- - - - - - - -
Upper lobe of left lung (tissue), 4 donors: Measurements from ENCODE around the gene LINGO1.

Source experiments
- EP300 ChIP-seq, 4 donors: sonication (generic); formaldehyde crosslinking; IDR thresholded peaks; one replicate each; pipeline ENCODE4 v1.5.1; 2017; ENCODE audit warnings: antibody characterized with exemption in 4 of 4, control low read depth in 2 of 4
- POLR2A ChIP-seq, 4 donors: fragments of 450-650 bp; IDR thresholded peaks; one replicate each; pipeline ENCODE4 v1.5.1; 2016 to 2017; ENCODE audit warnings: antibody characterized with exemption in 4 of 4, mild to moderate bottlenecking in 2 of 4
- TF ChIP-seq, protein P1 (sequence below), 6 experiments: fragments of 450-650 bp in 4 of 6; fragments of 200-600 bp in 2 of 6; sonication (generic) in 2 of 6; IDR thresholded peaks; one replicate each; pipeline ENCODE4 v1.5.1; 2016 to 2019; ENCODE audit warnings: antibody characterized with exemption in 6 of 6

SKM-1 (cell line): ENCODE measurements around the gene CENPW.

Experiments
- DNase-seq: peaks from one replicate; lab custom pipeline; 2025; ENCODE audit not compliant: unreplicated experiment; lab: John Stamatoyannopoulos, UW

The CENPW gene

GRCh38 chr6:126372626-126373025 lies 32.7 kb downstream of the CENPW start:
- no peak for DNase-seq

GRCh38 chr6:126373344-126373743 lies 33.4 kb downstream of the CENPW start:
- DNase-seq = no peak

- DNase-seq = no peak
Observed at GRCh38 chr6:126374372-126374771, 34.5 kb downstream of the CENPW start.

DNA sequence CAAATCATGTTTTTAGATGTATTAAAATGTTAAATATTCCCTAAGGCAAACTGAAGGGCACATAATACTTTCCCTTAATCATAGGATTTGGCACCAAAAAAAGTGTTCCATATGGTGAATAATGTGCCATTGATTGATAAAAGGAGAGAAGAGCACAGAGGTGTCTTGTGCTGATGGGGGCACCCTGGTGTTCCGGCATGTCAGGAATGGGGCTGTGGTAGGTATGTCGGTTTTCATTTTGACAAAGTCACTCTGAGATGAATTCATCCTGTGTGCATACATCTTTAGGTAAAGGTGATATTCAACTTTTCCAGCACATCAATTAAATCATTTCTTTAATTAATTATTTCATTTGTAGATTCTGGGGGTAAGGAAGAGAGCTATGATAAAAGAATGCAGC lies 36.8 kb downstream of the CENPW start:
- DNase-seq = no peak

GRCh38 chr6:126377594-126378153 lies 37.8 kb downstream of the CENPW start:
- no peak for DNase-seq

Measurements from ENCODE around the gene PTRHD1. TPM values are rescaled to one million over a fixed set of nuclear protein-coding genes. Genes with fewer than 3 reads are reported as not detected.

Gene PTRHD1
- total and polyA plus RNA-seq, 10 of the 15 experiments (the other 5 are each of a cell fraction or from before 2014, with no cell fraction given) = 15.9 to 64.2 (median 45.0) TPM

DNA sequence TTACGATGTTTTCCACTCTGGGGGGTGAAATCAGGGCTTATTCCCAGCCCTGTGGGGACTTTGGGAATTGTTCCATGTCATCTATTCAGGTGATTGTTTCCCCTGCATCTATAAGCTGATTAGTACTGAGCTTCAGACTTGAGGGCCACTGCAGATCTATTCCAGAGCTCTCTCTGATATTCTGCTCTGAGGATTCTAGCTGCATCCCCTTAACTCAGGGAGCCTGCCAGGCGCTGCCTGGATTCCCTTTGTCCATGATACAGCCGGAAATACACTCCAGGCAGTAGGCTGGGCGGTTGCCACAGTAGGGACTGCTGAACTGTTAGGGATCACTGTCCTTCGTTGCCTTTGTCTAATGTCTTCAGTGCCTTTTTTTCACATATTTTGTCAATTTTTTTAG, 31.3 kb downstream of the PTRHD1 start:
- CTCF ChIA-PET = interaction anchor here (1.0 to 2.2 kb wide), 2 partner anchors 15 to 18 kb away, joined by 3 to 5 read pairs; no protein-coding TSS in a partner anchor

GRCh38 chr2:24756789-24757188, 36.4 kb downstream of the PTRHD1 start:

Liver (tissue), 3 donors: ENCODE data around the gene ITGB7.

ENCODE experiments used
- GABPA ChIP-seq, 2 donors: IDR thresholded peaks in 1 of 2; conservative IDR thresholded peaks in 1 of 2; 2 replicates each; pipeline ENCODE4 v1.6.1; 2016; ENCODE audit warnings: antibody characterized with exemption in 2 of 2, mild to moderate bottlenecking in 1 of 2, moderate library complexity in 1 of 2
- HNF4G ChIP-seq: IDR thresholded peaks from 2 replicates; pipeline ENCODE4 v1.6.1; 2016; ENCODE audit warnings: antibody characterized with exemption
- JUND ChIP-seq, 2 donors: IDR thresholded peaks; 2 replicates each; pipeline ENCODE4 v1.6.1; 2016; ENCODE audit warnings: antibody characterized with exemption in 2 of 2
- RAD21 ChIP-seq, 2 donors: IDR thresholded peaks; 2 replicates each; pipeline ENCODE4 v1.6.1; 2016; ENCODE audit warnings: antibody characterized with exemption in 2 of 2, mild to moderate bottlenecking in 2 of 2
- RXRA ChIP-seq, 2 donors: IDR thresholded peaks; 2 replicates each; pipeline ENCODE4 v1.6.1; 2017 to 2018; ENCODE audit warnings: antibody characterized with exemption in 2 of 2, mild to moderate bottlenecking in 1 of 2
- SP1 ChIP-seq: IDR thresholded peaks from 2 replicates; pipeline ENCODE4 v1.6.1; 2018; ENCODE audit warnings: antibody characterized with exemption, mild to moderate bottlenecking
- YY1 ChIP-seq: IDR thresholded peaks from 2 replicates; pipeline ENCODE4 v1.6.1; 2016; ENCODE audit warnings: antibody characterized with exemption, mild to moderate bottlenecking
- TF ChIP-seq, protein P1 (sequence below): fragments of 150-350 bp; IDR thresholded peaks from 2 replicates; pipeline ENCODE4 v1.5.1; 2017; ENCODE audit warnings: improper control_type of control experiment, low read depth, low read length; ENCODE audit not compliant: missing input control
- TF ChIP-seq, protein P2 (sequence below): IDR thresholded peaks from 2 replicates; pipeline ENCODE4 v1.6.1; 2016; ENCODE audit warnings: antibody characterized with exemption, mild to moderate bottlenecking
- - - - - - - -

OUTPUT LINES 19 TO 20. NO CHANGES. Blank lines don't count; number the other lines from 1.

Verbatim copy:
- no peak for DNase-seq

Measurements from ENCODE around the gene PTRHD1. TPM values are rescaled to one million over a fixed set of nuclear protein-coding genes. Genes with fewer than 3 reads are reported as not detected.